Remembering Joe Green: Giuseppe Verdi Turns 200
By: Brad Kronen
SELECTION VII: “OFFERTORIO” FROM VERDI'S REQUIEM
Singing is hard. It’s also one of the most rewarding activities a person can experience.
Despite what’s accepted as today’s standard of good singing on programs like “American Idol” and “The Voice”, I remind people that opera and classical singers are the only vocalists that are able to perform on a live stage without the amplified assistance of a microphone. With the proper resonating placement and breath, the human voice can cut through a large ensembled orchestra and still reach the ears of those seated in the highest and furthest seats of a theater.
Giuseppe Verdi knew this and was a master in writing compositions sculpted for singers. His music is fully cognizant of the range, power, and beauty of what the human voice is capable of delivering.
The last and final installment honoring the man whom his townspeople named “the Swan of Busseto” deals with music written for when things are last and final – the Requiem, music written for the Catholic Mass for the Dead.
Verdi composed his Requiem when his friend, Alessandro Manzoni, the Italian writer, poet, and humanist died at the age of 88 in 1873. The Maestro had partially written a Requiem piece when his fellow countryman and composer, Gioachino Rossini, died a few years earlier. Verdi had tried to arrange a Requiem comprised of different parts of the Mass submitted by other various Italian composers. His offering for the effort was the “Libera Me” section, but the musical commemoration honoring the life of Rossini was abandoned due to lack of enthusiasm. Thus, when told of the death of his close friend whom the Music Master also greatly admired, Verdi vowed to write for Manzoni a Requiem fully composed by his own hand.
The work became, accoring to Wikipedia, “regarded as a masterpiece of the oratorio tradition and a testimony to his capacity outside the field of opera.”
The rendition of Verdi’s Requiem which I have chosen is from 1967 and conducted by Herbert von Karajan. In my article dedicated to the American soprano Leontyne Price entitled, “Leontyne Price: An Aquarian of Representation” I described why Verdi’s stunning oratorio stands unto itself for its powerful instrumental scoring, but also for the Maestro’s superlative sculpting of each of the 4 vocal solo lines for soprano, mezzo-soprano, tenor, and bass.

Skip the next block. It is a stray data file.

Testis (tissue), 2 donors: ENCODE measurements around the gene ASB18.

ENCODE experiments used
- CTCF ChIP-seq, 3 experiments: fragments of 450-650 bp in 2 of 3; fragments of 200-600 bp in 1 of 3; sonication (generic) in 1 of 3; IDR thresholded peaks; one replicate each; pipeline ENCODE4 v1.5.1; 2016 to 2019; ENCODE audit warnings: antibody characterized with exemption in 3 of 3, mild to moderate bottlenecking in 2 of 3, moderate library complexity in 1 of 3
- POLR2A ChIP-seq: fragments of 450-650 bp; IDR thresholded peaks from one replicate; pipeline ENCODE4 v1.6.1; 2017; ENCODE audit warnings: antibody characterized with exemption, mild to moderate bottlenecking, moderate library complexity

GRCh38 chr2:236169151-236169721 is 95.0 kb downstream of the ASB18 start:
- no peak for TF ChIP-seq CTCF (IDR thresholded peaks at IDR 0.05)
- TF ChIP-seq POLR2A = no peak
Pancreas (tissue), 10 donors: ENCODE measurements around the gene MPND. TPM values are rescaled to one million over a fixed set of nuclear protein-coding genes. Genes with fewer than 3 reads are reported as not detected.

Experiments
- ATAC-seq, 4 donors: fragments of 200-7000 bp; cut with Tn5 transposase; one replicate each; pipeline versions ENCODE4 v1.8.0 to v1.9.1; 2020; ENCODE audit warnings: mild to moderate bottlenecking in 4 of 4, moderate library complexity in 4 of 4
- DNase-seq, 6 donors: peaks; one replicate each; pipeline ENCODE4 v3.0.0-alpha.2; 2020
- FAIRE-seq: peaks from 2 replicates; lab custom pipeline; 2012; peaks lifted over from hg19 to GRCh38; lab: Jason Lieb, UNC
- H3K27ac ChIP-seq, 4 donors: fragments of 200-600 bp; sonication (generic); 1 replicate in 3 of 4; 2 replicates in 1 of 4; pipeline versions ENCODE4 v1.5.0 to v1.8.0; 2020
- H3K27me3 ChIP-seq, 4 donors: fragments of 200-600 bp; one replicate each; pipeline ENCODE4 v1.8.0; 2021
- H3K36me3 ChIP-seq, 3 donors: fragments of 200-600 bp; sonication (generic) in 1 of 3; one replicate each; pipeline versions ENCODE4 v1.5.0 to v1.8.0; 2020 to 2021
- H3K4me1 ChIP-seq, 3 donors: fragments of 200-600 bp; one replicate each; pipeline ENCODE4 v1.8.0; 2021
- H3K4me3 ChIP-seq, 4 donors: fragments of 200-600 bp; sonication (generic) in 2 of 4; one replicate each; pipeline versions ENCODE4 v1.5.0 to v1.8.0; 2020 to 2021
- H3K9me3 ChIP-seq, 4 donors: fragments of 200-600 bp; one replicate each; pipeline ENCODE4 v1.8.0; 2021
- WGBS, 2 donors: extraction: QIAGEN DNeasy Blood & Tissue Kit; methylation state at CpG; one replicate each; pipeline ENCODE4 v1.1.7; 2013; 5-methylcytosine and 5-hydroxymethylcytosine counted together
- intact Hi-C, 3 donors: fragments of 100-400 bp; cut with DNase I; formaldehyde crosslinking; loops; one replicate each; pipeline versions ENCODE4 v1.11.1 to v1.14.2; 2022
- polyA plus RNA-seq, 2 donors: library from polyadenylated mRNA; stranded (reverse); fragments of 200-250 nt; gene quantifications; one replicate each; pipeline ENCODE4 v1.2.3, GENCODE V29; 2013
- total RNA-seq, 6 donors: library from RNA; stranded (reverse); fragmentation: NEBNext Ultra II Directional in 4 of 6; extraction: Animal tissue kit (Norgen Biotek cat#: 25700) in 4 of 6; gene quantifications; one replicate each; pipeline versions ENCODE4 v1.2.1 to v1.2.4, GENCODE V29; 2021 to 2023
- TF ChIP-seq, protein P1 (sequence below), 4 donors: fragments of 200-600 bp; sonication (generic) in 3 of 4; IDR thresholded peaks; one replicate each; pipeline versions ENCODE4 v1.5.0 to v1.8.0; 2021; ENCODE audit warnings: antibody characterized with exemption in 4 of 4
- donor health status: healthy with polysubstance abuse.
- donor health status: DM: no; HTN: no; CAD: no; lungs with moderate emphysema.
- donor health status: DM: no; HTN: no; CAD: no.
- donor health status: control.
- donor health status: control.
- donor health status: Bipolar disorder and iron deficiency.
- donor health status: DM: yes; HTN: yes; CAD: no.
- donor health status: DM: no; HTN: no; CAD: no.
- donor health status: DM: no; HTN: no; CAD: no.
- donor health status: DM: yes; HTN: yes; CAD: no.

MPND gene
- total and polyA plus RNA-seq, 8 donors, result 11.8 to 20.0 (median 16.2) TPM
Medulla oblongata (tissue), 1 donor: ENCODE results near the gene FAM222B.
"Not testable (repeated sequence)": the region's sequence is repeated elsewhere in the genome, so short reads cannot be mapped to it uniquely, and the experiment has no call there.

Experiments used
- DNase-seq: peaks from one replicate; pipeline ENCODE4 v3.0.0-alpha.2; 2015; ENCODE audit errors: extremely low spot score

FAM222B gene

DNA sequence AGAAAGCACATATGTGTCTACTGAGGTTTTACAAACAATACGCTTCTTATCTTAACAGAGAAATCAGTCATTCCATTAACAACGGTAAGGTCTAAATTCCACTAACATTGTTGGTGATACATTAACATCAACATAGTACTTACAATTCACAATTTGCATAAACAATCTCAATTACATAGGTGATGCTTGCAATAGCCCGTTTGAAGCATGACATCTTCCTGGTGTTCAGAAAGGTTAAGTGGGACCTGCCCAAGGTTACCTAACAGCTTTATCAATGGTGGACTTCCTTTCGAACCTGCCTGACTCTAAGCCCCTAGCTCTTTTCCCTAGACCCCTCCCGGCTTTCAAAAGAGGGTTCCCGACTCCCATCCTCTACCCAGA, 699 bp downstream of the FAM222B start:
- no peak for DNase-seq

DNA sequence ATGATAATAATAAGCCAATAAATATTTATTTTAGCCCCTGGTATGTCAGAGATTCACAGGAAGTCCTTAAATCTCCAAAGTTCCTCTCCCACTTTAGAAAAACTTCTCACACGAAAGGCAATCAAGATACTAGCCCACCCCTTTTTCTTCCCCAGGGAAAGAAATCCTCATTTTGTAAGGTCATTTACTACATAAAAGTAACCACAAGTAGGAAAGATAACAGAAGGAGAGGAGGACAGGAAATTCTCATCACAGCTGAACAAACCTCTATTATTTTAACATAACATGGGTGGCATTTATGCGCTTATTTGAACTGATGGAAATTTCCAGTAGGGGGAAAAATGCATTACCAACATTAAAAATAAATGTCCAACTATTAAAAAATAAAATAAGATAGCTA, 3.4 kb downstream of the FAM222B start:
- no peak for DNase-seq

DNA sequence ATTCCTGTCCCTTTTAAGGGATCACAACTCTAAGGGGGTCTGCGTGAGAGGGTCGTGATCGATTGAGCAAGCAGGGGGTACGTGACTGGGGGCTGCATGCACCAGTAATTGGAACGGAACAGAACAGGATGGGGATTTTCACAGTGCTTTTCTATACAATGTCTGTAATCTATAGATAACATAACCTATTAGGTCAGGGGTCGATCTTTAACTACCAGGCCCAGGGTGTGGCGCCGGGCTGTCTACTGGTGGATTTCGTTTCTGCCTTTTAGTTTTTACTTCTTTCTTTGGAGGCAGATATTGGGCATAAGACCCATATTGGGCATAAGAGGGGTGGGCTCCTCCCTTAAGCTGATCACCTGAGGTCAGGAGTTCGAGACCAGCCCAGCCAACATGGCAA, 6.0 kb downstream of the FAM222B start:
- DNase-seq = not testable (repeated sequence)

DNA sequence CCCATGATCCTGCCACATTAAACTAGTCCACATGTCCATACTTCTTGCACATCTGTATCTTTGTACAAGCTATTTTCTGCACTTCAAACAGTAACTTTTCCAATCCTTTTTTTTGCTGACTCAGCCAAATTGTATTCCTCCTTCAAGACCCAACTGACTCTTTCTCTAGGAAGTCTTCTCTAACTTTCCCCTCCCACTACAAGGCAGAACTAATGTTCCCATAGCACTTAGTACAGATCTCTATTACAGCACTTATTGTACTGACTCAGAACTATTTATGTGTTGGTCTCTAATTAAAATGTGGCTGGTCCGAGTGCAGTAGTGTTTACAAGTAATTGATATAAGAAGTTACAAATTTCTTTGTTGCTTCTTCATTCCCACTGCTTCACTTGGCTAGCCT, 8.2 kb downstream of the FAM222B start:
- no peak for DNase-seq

To quote that piece:
Verdi's Requiem, Milan, Italy, 1967
In 1967, the Austrian conductor of renown, Herbert von Karajan, wanted to assemble an international cast of soloists that would make the best combination of voices possible at that moment in time for the recording of his interpretation with the Orchestra and Chorus of La Scala of a momentous vocal piece penned by one the greatest composers of opera. By virtue of the composer and the orchestra, von Karajan chose 2 Italians for his special solo cast, mezzo soprano Fiorenza Cossotto and a VERY young, pie faced, sans beard tenor from the small town of Modena, named Luciano Pavarotti. Alongside them, a Bulgarian was chosen for the lowest resonances of the solo parts; bass, Nicolai Ghiaurov. Needing a soprano who would have the vocal prowess to match the power of the others while also possessing the ethereal fluidity of a shimmering high register, von Karajan would have no other singer to round off this quartet of vocal prominence than African American soprano, Leontyne Price.
Verdi's Requiem is one of the very few pieces of vocal composition where it is written in the score for each member of the 4 part solos to produce a trill. Males, by virtue of having testosterone, sing in a naturally lower place then females, thus many men do not possess the ability to trill. Any tenor or bass singing the Verdi Requiem must have some semblance of one. In the video clip selected below, the men sing their trills individually, giving the listener the best scope of the range of vocal quality and weight involved with the production of a trill.
The men's passages along with the mezzo soprano's subsequent delivery of her trill, give Leontyne Price the perfect platform from which to represent her race along with her country as her voice is the last to spin into a vibration which stands drastically apart through its Uranian uniqueness and sublime artistry.
One of Leontyne Price's best trills from the La Scala Verdi Requiem can be heard in the video clip below during the time range of 7:43 - 7:53.
In his compositions written for both the living and the dead, Giuseppe Verdi has brought Mankind significantly closer as we strive to connect with a Divine Source.